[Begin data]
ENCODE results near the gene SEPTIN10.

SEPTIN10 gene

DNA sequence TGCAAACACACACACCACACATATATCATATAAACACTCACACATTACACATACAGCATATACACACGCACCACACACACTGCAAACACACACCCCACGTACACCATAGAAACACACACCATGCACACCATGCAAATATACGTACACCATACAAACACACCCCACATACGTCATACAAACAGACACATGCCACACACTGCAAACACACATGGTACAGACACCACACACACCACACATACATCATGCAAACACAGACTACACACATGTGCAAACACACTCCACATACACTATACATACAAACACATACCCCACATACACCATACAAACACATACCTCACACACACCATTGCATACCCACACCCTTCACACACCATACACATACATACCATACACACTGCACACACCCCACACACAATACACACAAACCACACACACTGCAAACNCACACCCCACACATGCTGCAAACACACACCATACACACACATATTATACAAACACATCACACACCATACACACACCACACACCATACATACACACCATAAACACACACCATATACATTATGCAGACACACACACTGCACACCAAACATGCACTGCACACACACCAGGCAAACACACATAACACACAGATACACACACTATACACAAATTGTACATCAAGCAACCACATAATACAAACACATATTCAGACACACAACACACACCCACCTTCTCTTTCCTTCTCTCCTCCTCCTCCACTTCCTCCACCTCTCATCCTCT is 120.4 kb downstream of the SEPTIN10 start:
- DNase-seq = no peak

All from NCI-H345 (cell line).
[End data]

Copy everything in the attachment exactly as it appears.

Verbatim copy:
ENCODE results near the gene SEPTIN10.

SEPTIN10 gene

DNA sequence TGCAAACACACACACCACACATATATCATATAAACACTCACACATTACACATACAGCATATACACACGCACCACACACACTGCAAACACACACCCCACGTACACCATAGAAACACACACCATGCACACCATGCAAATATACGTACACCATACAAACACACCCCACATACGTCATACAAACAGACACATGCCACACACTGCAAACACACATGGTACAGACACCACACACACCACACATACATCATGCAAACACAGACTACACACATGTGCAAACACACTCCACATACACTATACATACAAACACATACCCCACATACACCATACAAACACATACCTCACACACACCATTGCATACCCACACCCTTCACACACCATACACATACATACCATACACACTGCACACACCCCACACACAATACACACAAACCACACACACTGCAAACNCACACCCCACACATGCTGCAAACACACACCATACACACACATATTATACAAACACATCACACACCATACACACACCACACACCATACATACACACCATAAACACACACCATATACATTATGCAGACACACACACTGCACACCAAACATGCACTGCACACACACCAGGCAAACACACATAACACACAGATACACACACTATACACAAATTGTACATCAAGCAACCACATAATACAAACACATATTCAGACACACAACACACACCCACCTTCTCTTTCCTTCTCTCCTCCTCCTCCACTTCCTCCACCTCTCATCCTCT is 120.4 kb downstream of the SEPTIN10 start:
- DNase-seq = no peak

All from NCI-H345 (cell line).